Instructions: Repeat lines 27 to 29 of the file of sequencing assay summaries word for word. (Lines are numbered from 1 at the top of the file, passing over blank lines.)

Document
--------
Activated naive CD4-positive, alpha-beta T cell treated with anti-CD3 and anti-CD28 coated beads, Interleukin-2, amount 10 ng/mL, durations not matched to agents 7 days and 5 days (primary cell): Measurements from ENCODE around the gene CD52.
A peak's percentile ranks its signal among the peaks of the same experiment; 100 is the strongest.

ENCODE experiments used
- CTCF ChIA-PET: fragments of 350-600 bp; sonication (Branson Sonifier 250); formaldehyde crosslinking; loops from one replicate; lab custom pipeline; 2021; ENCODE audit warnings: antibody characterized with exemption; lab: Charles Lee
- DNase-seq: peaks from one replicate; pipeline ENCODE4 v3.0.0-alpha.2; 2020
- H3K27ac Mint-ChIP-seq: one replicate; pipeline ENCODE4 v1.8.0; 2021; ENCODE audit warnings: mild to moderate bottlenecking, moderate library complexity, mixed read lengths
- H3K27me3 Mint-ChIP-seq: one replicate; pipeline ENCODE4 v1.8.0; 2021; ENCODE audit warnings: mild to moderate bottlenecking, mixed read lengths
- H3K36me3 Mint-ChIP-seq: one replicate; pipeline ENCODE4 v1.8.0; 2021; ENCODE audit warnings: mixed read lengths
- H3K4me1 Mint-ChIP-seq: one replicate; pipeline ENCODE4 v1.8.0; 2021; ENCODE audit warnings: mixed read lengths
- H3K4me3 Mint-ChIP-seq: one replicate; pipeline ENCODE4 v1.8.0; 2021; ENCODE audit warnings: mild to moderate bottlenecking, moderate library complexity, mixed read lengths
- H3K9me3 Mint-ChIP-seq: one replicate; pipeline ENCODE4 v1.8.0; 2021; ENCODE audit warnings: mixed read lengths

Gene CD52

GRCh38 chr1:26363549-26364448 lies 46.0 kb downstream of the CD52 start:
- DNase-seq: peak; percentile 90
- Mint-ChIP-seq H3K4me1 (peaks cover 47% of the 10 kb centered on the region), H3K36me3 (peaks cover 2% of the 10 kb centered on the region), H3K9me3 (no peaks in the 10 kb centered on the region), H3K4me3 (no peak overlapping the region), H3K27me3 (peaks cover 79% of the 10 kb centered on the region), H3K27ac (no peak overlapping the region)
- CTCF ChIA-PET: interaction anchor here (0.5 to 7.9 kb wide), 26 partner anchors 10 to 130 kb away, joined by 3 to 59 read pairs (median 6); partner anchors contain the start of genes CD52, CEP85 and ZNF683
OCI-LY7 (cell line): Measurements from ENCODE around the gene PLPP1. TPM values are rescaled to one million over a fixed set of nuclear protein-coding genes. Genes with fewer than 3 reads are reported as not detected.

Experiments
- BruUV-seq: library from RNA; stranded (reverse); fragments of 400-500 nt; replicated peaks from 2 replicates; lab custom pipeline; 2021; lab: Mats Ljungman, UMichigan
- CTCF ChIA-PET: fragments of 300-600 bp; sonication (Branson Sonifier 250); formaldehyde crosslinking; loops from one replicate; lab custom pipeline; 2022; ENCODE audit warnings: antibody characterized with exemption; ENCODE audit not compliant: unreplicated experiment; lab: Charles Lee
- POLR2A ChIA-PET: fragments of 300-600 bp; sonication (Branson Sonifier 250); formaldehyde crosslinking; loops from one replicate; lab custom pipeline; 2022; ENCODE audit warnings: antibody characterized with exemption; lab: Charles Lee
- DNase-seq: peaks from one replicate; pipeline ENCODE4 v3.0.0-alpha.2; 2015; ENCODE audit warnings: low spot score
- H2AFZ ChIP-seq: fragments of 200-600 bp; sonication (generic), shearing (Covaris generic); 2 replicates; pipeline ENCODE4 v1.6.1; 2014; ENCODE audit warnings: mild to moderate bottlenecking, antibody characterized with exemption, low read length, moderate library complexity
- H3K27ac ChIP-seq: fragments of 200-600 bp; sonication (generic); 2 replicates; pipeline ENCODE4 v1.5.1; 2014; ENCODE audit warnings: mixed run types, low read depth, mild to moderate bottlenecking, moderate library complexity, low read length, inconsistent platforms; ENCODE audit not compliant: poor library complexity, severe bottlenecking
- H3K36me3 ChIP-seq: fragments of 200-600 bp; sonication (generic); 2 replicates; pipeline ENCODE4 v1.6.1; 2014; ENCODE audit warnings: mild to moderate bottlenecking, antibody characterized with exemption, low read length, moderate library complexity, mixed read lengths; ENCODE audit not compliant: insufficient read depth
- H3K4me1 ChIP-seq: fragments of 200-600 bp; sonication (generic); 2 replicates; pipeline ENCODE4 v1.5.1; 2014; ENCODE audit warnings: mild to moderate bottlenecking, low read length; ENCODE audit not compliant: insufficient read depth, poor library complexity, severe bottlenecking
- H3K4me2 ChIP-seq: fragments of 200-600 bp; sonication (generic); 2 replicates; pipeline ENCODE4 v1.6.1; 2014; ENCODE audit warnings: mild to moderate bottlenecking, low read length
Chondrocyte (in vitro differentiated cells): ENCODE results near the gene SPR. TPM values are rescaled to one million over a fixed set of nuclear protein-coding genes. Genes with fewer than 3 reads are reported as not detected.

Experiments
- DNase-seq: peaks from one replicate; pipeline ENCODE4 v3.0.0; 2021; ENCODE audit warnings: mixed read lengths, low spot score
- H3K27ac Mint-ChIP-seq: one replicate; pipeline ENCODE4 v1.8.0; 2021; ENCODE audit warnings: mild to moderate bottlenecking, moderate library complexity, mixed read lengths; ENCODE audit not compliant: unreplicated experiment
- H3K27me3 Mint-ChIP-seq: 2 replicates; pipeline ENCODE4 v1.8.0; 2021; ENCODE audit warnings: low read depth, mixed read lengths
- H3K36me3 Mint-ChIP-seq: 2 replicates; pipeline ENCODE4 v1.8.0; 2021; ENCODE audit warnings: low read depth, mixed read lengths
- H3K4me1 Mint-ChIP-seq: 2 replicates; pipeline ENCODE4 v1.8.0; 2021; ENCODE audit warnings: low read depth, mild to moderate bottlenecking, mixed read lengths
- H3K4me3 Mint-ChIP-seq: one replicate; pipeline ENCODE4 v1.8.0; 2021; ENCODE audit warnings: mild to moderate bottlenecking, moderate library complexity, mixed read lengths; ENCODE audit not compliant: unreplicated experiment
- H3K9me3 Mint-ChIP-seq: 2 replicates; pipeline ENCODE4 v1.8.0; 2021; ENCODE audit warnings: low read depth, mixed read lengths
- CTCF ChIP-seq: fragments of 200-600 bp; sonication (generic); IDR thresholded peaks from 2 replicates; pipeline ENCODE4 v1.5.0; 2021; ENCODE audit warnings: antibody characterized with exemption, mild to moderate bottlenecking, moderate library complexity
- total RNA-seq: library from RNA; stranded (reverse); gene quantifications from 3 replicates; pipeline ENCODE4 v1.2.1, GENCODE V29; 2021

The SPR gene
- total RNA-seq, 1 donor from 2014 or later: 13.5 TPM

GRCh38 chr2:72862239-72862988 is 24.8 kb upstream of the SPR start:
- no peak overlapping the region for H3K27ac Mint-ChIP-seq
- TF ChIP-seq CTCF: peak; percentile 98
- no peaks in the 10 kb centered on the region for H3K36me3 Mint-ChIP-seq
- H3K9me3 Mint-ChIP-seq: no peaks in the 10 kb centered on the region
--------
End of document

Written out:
- H3K4me2 ChIP-seq: fragments of 200-600 bp; sonication (generic); 2 replicates; pipeline ENCODE4 v1.6.1; 2014; ENCODE audit warnings: mild to moderate bottlenecking, low read length
Chondrocyte (in vitro differentiated cells): ENCODE results near the gene SPR. TPM values are rescaled to one million over a fixed set of nuclear protein-coding genes. Genes with fewer than 3 reads are reported as not detected.

Experiments